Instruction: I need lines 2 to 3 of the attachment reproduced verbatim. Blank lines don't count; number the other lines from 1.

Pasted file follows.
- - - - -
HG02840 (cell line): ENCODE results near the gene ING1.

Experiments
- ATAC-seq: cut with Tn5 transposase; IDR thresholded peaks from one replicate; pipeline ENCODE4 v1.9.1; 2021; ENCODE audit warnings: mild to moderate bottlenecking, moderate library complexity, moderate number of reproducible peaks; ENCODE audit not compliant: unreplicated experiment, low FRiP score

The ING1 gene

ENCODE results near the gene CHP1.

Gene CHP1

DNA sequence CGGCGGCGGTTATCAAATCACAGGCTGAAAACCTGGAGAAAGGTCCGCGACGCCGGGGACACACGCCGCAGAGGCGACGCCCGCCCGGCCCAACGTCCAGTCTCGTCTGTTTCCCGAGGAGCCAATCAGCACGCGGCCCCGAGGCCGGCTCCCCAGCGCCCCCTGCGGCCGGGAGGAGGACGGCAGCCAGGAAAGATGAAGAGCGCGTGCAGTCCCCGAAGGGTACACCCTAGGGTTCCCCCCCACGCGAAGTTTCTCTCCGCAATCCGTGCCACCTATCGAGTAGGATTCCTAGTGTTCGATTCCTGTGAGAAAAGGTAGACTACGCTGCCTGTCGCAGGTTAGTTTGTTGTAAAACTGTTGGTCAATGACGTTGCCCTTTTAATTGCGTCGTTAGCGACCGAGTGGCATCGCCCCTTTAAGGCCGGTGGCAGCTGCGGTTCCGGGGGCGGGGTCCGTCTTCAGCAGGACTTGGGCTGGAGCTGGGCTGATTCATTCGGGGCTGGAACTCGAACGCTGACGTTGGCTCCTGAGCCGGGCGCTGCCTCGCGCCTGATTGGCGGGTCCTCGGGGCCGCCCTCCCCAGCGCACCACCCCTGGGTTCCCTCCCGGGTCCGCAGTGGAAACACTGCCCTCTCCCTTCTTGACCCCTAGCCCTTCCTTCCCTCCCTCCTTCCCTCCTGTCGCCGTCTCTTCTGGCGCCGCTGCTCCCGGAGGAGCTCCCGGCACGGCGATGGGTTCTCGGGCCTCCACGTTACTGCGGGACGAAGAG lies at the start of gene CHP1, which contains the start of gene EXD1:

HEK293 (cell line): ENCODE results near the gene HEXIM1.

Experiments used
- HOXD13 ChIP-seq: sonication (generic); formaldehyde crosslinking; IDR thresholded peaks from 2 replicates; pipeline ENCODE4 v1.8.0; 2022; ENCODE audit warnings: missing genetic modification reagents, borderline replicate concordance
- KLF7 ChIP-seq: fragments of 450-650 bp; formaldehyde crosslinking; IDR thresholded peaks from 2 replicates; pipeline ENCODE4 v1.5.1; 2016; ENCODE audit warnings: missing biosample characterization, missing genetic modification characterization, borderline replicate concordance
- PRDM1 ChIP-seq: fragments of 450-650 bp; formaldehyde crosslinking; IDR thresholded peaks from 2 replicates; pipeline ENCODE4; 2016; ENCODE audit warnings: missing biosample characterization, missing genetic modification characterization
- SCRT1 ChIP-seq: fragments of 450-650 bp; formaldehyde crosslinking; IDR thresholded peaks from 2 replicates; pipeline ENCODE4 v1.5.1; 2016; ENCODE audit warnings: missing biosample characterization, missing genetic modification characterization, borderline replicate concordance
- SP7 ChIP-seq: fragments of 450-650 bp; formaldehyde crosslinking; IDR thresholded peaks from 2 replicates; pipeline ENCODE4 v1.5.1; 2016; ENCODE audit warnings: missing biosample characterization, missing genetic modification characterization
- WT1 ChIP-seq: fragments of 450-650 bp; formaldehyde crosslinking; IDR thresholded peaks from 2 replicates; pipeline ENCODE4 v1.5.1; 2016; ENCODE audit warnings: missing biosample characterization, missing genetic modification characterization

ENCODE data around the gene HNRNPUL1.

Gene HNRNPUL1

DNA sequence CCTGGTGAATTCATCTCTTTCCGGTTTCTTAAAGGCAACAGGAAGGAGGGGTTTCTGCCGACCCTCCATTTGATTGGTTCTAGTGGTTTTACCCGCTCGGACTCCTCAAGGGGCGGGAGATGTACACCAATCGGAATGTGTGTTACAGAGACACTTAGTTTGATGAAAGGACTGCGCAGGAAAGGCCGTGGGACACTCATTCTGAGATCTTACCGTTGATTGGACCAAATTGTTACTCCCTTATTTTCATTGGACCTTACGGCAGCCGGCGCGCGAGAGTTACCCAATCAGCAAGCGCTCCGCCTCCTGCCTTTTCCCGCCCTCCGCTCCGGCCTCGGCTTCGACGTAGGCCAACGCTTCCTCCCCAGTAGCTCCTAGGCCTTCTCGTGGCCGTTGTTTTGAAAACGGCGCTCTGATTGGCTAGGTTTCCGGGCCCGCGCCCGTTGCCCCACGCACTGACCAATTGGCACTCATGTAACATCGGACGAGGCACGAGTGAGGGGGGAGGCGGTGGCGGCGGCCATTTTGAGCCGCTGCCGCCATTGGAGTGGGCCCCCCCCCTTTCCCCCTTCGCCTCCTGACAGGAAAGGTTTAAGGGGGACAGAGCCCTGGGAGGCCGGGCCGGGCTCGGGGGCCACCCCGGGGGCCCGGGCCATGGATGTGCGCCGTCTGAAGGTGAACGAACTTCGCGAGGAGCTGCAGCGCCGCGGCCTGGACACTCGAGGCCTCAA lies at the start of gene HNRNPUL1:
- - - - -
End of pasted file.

Experiments
- ATAC-seq: cut with Tn5 transposase; IDR thresholded peaks from one replicate; pipeline ENCODE4 v1.9.1; 2021; ENCODE audit warnings: mild to moderate bottlenecking, moderate library complexity, moderate number of reproducible peaks; ENCODE audit not compliant: unreplicated experiment, low FRiP score